BAR HARBOR, Maine—Glioblastoma multiforme (GBM), the most common and most aggressive of the primary brain tumors, is highly malignant. These tumors infiltrate the brain extensively and may become enormous before symptoms appear. While GBM rarely metastasizes to the spinal cord or outside the nervous system, it is among the most deadly malignant primary brain tumors in adults.
The Jackson Laboratory (JAX), an independent, nonprofit biomedical research institution based in Bar Harbor, Maine, has studied GBM for many years. A JAX-led research team has revealed the intrinsic gene expression patterns of GBM tumors, insights that could drive more effective treatments for GBM. JAX professor Dr. Roel Verhaak is the senior author of a paper published in Cancer Cell showing tumor gene expression patterns distinct from those of the surrounding immune cells, and characterizing the effects of chemotherapy and radiation treatments.
Verhaak, who heads a computational cancer biology lab with a research focus on the analysis of cancer genomics data to improve the understanding of cancer biology, was the first author of a landmark 2010 paper in Cancer Cell that established four subclasses of GBM—proneural, mesenchymal, neural and classical—based on molecular markers found in patient tumors. That paper was widely influential in the glioblastoma research field, according to Verhaak.
He added, “However, these four subtypes have not translated into differential treatment strategies. Every glioblastoma patient receives essentially the same treatment. We hope that our latest work will improve understanding of how to optimally stratify patients, another step towards precision medicine and more targeted, effective treatments.”
The microenvironment—or cells surrounding a tumor—consists of immune cells, supporting cells and other normal cells. Tumors that are donated to tissue banks include a mixture of microenvironment cells and cancer cells.
The researchers, who have a specialized research interest in understanding disease progression of brain tumors, especially glioblastoma and glioma, isolated the intrinsic gene expression pattern of 364 GBM tumors and observed the impact of the standard cancer treatment regimens of temozolomide and radiation on the gene expression patterns on both the remaining tumor and non-tumor cells, after subtracting out the effects of therapy on the tumor-associated non-cancer cells.
“By separating out the contributions of the microenvironment, we developed a much clearer picture of the ‘ecosystem’ of hundreds of tumors,” said Verhaak. “We determined what types of cells are in the microenvironment and what their contributions are, and also assessed how treatment affects the microenvironment as well as the tumor cells themselves.”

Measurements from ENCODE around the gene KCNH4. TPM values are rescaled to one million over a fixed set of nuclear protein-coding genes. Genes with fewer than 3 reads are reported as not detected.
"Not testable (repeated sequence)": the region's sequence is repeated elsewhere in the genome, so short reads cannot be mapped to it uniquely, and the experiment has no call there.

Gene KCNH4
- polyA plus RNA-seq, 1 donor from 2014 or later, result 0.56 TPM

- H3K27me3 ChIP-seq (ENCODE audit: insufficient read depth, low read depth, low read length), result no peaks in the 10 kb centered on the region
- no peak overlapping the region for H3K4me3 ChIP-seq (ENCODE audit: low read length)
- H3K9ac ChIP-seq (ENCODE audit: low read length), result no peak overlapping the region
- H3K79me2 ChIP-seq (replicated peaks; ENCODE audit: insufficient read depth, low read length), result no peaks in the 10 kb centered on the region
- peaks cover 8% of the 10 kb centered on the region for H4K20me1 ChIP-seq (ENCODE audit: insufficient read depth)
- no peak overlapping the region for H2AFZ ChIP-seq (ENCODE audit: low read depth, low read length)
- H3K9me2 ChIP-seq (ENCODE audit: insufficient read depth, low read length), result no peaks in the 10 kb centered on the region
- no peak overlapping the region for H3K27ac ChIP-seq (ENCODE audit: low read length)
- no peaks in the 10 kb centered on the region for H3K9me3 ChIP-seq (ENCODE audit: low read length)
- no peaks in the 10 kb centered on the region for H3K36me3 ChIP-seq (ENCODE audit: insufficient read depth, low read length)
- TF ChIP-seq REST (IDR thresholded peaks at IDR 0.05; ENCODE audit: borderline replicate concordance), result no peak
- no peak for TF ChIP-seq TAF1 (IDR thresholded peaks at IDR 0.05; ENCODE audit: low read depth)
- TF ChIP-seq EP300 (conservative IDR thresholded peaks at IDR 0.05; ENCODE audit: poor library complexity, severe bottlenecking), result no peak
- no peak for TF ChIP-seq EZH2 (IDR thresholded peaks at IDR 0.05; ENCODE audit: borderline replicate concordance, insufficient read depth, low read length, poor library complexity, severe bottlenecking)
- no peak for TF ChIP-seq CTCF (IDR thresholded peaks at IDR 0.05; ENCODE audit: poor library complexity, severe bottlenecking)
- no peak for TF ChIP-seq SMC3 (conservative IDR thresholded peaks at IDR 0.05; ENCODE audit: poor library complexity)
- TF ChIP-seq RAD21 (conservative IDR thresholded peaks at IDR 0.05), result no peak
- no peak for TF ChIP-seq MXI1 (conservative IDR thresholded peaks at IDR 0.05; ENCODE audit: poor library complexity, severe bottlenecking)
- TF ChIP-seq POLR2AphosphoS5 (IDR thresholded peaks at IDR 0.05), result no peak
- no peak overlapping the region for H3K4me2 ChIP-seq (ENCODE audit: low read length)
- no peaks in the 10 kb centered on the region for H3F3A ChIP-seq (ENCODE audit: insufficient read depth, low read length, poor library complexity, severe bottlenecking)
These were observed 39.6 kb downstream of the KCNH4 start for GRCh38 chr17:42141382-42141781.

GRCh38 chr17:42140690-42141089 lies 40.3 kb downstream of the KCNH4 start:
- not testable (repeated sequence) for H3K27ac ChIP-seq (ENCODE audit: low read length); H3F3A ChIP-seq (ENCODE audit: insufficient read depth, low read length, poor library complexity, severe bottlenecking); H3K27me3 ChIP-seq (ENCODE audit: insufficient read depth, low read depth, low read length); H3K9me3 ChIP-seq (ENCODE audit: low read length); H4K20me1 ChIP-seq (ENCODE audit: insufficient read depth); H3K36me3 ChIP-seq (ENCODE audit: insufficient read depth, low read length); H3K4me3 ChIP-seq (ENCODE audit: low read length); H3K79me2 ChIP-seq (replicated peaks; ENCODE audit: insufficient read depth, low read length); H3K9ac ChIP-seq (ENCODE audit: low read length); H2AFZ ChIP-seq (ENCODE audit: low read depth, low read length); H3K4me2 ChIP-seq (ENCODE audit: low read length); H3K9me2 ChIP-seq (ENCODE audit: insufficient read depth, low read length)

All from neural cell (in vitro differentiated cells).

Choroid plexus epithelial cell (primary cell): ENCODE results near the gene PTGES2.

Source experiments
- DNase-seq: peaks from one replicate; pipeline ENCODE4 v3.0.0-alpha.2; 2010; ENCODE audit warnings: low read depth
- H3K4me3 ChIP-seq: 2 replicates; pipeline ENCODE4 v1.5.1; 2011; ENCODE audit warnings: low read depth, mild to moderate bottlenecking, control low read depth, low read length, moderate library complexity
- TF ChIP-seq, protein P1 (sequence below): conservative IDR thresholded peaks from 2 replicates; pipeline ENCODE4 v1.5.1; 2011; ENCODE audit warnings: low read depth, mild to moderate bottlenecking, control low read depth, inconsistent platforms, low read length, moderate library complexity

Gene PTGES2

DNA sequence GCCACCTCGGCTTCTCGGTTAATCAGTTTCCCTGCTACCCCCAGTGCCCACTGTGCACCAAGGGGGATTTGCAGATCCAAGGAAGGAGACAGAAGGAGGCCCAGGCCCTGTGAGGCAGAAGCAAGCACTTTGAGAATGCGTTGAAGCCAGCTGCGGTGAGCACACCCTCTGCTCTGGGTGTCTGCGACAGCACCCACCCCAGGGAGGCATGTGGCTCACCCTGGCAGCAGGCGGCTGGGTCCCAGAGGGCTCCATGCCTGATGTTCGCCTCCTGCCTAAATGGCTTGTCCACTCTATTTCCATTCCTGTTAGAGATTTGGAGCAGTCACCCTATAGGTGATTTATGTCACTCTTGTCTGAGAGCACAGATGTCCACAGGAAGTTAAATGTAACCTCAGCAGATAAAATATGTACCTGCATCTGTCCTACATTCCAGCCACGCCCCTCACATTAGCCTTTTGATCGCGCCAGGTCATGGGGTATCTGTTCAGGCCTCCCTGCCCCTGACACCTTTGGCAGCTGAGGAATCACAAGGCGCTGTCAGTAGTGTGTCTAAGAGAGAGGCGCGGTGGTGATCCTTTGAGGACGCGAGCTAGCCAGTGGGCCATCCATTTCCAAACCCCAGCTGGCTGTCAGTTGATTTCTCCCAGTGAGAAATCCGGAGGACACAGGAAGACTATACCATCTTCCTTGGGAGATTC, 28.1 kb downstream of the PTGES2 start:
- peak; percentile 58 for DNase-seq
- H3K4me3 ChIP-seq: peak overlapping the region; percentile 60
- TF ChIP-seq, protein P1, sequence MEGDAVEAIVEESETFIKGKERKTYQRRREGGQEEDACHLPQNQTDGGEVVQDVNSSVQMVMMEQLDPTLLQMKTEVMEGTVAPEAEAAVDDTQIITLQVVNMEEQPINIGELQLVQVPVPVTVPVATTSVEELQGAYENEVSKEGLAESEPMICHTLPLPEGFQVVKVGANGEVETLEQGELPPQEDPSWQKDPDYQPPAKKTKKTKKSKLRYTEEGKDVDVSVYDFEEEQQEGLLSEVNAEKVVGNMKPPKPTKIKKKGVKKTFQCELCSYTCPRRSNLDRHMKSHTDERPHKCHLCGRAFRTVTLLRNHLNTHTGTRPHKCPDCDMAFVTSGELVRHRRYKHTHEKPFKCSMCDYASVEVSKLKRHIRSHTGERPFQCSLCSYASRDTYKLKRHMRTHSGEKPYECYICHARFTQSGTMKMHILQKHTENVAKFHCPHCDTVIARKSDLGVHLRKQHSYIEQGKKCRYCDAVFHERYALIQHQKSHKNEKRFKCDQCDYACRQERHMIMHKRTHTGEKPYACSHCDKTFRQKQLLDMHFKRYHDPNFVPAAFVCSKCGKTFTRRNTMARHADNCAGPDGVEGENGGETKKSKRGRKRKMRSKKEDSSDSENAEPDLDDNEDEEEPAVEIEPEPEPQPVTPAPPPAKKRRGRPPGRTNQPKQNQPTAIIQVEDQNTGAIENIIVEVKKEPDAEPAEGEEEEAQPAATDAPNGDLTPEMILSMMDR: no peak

Through this approach, the team also found that the molecular markers previously defining the neural subtype of GBM was actually ascribed to the presence of normal neural tissue in the tumor margin, thus not characteristic of the actual tumor subtype. By studying gene expression patterns in glioblastomas after treatment, their analysis also revealed that the presence of macrophages correlates with poorer outcomes for GBM patients receiving radiation therapy and that tumors with a relatively high number of point mutations have an increased number of positive (CD8+) T cells, indicating they could respond to checkpoint inhibitors.
The resulting gene expression datasets, which are publicly available to researchers, provide comprehensive profiles of glioblastoma characteristics to more accurately guide immunotherapy trials. The researchers believe that their study “defines a strategy to determine transcriptional subtype and associates expression subtypes to the tumor-associated immune-environment.” They believe that their research “may aid in the application of immunotherapy approaches in a disease type with very limited treatment options.”
Support for this research came from the National Institutes of Health, the Cancer Prevention & Research Institute of Texas, University Cancer Foundation via the University of Texas MD Anderson Cancer Center University Cancer Foundation, the National Brain Tumor Association's Defeat GBM project, National Brain Tumor Association Oligo Research Fund, the Korea Health Technology R&D Project through the Korea Health Industry Development Institute funded by the Ministry of Health & Welfare of the Republic of Korea, the Seve Ballesteros Foundation and the American Cancer Society.